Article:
Tip Line: 414-777-5808 | newsdesk@cbs58.com

Wisconsin board approves $3 billion Foxconn contract terms

MADISON, Wis. (CBS 58) -- The Wisconsin Economic Development Corporation Board approved a staff overview of the 15-year Foxconn contract in a closed vote Wednesday, clearing one of the last major hurdles in the deal becoming a reality.

The board did not vote on the actual contract, which could potentially be changed before Friday when it’s expected to be signed by Gov. Scott Walker.

The staff overview outlined the benchmarks Foxconn needs to reach to get tax incentives from the state of Wisconsin. They can get the full $2.85 billion if they create 13,000 jobs and invest $9 billion.

The money would be paid out incrementally by year and growth. Each year has a minimum job threshold for Foxconn to get any job tax credits, and a maximum amount of credits they can get that year. If the company reaches the minimum, but not the maximum amount of jobs, they will get a prorated amount of money. Wisconsin Economic Development Corporation CEO Mark Hogan said the contract accomplished his goals.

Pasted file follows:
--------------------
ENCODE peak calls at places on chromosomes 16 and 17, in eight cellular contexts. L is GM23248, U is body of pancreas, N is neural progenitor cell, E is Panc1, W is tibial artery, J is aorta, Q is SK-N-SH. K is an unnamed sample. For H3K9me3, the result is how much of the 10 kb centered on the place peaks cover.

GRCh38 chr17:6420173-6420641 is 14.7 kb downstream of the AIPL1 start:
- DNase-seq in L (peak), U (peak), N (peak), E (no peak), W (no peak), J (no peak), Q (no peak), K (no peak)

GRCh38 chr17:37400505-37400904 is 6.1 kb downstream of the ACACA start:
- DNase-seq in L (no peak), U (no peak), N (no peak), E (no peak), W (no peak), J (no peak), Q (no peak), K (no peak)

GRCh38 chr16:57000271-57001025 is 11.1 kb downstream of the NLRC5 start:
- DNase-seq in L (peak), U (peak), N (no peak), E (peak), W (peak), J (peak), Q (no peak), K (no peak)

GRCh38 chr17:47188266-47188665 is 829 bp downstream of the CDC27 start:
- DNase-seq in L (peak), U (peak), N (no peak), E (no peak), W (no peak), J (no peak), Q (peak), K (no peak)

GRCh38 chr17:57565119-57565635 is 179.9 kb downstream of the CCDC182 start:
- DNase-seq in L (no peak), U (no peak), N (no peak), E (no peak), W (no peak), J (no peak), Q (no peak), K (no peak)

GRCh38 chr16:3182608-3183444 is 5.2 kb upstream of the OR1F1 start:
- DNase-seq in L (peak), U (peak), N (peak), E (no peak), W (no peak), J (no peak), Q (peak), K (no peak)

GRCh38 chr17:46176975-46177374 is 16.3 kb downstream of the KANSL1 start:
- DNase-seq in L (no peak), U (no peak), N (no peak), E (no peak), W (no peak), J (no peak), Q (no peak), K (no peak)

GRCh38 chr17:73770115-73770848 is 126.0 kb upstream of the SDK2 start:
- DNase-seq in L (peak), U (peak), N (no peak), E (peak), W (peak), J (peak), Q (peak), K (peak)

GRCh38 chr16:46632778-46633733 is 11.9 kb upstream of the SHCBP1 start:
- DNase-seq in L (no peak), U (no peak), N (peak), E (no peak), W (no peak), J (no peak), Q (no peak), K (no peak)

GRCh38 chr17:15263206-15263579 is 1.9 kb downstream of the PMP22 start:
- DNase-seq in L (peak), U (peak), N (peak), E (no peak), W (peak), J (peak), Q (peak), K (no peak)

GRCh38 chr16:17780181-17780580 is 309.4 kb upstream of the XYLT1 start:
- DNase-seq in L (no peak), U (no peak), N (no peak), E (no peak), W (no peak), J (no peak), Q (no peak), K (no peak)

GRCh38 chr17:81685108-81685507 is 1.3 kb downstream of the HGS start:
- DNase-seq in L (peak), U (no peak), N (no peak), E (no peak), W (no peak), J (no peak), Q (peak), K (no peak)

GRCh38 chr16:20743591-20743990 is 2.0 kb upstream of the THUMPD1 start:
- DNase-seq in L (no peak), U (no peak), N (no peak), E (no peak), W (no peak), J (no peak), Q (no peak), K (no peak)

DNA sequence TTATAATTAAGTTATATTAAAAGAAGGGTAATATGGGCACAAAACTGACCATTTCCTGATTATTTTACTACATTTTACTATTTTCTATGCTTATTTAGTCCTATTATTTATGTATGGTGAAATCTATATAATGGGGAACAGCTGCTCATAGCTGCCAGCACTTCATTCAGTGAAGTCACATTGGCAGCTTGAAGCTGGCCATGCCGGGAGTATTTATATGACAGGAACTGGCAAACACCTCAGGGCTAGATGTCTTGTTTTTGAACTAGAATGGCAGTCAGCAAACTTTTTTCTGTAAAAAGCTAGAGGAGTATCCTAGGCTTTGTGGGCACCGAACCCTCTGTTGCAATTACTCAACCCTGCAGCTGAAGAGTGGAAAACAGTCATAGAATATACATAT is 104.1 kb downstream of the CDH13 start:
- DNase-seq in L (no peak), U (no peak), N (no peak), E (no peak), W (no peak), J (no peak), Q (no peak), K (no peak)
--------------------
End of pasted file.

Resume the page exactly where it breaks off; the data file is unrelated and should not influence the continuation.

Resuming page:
"Provide the company the kind of flexibility to invest up to 10 billion dollars, create 13,000 jobs here in the state of Wisconsin, and at the same time create certainty around the protection for the taxpayers," Wachs said.

The goal is to get the full 13,000 jobs by 2023. There is also a set of capital investment tax credits the company can receive, which are more dependent on Foxconn investing in capital than creating jobs.

There are also “claw backs,” or how much money the state can get back from Foxconn if they remove jobs, or fail to meet certain requirements.

State Representative Dana Wachs, D-Eau Claire, who is running for governor, voted no. Wachs said the claw backs weren’t enough.

"It's a risk for our taxpayers,” Wachs said. “I think we need to be accountable for taxpayer dollars, and I think 3 billion dollars into one industry that's prone to technological changes is too much."

Foxconn must give back 100 percent of state money if it supplies false or misleading information, leaves “the zone” to conduct the same business in a different area, or ceases operations in the business zone and does not restart operations within 12 months.

Share this article: